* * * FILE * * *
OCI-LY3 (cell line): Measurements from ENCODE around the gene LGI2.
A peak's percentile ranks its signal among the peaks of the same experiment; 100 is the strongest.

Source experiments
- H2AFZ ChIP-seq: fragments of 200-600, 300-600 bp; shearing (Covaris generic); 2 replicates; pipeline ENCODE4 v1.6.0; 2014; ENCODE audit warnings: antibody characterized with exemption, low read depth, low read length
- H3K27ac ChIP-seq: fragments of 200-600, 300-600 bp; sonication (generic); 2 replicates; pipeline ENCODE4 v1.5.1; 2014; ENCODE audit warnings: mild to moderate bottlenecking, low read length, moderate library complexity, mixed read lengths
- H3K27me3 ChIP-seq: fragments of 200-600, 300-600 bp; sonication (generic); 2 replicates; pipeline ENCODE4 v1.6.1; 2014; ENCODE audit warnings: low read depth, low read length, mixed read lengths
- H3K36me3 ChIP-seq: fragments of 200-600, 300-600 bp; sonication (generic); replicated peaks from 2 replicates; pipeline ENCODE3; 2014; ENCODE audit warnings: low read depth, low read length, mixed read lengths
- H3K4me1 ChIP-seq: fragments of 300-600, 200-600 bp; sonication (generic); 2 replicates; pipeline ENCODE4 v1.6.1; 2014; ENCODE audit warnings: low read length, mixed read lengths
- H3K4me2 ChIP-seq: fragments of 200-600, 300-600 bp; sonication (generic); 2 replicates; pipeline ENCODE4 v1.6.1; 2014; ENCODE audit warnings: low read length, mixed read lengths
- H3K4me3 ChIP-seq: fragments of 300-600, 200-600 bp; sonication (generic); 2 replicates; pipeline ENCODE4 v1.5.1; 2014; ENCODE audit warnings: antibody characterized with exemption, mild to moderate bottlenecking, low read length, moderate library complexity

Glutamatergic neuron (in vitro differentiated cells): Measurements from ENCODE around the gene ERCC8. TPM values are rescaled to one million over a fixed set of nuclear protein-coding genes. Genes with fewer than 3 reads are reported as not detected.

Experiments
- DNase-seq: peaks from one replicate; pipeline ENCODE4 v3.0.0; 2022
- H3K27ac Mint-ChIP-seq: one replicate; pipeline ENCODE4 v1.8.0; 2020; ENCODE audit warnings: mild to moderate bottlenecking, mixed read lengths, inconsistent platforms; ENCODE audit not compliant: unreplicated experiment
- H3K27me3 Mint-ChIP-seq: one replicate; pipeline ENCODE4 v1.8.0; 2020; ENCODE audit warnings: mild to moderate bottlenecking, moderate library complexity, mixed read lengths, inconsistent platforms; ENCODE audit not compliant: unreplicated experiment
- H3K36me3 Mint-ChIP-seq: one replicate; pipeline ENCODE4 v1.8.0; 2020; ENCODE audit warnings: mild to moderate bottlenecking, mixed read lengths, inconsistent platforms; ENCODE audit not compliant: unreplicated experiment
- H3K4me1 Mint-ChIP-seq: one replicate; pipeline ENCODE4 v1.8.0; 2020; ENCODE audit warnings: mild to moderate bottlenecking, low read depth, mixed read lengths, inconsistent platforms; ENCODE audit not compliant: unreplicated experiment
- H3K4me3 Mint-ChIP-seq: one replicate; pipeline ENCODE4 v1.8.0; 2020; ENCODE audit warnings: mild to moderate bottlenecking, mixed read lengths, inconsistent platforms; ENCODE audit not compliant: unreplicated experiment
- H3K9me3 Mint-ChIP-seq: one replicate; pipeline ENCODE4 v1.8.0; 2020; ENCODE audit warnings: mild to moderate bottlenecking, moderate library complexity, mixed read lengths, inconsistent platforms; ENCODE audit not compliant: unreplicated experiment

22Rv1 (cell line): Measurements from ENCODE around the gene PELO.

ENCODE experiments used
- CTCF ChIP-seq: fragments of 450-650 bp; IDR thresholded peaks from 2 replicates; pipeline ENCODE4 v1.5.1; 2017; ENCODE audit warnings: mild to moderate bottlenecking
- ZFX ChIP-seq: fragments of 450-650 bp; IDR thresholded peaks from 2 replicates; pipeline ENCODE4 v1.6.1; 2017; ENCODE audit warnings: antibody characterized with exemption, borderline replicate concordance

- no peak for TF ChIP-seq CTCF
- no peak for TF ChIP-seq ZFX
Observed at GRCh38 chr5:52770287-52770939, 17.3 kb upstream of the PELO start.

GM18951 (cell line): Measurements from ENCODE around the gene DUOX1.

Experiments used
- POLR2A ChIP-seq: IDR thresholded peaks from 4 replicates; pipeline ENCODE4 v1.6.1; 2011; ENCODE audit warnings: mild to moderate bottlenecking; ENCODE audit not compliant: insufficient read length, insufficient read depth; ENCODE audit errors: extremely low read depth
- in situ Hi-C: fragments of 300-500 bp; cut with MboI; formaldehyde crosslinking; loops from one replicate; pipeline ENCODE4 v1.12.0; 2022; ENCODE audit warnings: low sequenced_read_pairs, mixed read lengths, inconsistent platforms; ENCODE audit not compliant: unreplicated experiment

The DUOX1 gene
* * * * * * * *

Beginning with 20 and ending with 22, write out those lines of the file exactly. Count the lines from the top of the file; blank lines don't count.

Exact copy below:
22Rv1 (cell line): Measurements from ENCODE around the gene PELO.

ENCODE experiments used
- CTCF ChIP-seq: fragments of 450-650 bp; IDR thresholded peaks from 2 replicates; pipeline ENCODE4 v1.5.1; 2017; ENCODE audit warnings: mild to moderate bottlenecking